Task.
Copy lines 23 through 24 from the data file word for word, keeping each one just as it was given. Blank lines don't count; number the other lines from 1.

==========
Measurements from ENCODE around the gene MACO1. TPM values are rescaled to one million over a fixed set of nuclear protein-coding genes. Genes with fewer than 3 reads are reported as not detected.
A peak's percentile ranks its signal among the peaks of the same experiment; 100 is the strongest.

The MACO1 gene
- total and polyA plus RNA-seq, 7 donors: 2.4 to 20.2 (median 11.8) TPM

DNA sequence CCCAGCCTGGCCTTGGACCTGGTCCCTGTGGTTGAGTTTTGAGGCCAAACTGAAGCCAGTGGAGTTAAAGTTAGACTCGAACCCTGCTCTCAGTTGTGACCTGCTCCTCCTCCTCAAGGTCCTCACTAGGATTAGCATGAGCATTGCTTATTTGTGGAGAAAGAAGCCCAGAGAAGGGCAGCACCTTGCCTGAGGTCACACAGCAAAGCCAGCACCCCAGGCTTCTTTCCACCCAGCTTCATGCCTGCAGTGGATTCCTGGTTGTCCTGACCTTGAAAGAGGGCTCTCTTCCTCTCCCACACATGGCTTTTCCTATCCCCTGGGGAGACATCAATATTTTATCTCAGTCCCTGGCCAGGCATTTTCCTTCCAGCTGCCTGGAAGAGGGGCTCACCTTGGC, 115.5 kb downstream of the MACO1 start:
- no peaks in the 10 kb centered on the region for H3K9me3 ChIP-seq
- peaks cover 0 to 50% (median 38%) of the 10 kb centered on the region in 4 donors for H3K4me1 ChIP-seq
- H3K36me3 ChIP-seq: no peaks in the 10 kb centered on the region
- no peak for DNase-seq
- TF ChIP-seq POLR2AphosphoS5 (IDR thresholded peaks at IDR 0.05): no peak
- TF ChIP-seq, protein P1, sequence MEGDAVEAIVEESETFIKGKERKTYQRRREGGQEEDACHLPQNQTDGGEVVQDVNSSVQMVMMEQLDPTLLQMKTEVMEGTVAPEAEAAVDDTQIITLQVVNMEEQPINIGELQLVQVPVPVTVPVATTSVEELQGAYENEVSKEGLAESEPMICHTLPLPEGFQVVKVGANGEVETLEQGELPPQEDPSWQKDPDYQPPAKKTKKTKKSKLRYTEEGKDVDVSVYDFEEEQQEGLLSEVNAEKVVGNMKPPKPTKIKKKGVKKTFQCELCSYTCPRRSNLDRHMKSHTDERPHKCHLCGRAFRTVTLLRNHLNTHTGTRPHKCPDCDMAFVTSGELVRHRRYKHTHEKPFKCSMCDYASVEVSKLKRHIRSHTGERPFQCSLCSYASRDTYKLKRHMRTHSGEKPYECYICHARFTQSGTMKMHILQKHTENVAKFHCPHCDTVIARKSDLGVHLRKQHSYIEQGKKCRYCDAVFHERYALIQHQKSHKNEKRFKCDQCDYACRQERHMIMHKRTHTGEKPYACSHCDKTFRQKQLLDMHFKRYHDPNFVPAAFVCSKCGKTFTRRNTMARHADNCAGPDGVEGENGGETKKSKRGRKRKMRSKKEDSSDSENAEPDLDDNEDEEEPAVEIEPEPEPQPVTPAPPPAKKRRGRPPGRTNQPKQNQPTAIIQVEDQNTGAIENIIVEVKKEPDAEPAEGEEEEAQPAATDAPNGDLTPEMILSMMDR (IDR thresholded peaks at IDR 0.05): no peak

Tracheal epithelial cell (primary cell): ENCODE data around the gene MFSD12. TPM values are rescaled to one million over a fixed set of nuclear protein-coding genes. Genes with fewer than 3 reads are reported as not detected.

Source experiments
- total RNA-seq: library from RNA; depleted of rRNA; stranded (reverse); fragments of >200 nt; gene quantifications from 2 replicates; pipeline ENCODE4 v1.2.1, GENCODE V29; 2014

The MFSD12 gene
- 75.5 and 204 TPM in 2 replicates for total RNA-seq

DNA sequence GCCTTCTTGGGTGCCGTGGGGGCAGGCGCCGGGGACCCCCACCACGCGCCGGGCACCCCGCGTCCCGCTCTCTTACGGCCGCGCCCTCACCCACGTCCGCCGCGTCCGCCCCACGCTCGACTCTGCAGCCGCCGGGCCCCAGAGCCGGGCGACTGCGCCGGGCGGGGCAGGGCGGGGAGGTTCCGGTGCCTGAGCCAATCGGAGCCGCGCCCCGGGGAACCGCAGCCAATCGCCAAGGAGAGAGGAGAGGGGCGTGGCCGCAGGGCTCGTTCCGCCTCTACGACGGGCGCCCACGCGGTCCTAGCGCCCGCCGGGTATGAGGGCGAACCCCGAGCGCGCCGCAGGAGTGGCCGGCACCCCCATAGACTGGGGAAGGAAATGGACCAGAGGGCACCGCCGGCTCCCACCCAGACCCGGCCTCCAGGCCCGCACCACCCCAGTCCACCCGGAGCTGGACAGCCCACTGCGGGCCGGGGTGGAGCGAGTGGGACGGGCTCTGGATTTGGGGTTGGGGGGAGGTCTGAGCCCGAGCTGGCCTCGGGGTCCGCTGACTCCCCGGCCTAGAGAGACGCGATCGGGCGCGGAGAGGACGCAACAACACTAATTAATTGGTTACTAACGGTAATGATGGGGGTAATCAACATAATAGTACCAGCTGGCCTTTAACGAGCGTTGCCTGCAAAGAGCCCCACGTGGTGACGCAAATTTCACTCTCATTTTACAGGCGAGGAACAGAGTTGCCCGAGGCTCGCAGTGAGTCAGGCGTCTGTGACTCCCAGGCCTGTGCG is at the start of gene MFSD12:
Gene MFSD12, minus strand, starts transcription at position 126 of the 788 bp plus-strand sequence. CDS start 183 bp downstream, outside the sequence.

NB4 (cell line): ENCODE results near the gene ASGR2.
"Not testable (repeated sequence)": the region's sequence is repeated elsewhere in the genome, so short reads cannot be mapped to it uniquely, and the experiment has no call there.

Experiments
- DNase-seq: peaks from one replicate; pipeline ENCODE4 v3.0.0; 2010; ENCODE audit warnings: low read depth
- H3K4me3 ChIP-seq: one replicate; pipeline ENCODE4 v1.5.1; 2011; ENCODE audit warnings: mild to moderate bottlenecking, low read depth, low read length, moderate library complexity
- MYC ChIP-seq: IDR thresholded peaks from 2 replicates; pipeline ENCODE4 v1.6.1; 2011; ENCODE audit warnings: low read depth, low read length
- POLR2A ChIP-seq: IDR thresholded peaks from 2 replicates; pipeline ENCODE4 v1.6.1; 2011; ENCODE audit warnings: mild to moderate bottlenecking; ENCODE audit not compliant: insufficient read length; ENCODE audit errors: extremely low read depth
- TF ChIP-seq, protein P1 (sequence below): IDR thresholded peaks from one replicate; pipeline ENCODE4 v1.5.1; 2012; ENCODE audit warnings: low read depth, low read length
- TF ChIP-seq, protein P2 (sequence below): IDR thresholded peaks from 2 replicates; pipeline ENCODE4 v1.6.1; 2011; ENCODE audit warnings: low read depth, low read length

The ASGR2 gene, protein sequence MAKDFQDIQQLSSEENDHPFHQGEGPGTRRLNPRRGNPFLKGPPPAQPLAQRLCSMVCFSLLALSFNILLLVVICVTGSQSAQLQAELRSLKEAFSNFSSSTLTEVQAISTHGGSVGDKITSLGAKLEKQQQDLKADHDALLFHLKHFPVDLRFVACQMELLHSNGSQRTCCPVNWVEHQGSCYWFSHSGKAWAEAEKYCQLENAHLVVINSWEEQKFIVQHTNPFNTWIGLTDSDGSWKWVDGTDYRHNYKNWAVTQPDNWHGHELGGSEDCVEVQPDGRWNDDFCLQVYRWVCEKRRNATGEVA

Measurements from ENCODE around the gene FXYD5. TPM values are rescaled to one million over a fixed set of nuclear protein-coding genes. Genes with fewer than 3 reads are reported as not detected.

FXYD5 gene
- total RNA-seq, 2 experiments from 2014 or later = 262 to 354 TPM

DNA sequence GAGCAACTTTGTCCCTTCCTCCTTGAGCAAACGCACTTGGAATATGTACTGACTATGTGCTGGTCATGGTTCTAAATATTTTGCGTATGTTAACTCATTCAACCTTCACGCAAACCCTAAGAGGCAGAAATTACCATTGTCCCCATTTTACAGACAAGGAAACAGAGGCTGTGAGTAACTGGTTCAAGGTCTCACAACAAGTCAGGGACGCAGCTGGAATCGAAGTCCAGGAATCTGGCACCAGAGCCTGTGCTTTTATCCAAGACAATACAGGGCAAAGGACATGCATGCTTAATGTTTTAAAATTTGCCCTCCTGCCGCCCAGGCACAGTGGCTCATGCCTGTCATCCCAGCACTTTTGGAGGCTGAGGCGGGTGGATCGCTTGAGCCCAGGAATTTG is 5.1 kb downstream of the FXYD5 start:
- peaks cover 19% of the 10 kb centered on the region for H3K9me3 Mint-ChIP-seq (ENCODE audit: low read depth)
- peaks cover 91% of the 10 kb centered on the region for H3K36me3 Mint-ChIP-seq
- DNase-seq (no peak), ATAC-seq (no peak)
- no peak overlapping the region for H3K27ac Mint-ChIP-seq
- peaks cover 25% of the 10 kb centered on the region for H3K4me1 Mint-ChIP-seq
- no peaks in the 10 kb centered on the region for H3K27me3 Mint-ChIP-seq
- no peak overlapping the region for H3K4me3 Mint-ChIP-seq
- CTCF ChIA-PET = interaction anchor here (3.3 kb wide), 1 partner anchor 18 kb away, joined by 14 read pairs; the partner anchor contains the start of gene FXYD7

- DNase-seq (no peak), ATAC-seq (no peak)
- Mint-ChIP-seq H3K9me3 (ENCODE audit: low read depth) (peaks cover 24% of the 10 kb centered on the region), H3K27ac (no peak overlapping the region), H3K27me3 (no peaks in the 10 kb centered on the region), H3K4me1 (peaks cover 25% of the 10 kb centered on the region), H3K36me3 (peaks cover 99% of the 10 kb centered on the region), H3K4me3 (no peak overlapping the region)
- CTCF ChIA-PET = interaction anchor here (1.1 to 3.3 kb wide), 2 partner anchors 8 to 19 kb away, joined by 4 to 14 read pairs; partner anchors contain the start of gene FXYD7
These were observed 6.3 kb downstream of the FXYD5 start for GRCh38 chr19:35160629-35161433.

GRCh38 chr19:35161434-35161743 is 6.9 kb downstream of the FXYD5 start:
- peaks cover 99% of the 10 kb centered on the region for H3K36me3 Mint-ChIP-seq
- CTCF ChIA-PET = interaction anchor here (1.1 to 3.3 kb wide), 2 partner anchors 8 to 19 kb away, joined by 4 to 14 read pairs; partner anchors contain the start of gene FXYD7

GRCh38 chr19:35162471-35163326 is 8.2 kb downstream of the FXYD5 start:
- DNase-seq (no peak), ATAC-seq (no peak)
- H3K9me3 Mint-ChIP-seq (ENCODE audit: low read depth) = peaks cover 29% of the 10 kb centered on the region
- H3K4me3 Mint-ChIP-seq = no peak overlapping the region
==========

- H3K4me3 ChIP-seq: one replicate; pipeline ENCODE4 v1.5.1; 2011; ENCODE audit warnings: mild to moderate bottlenecking, low read depth, low read length, moderate library complexity
- MYC ChIP-seq: IDR thresholded peaks from 2 replicates; pipeline ENCODE4 v1.6.1; 2011; ENCODE audit warnings: low read depth, low read length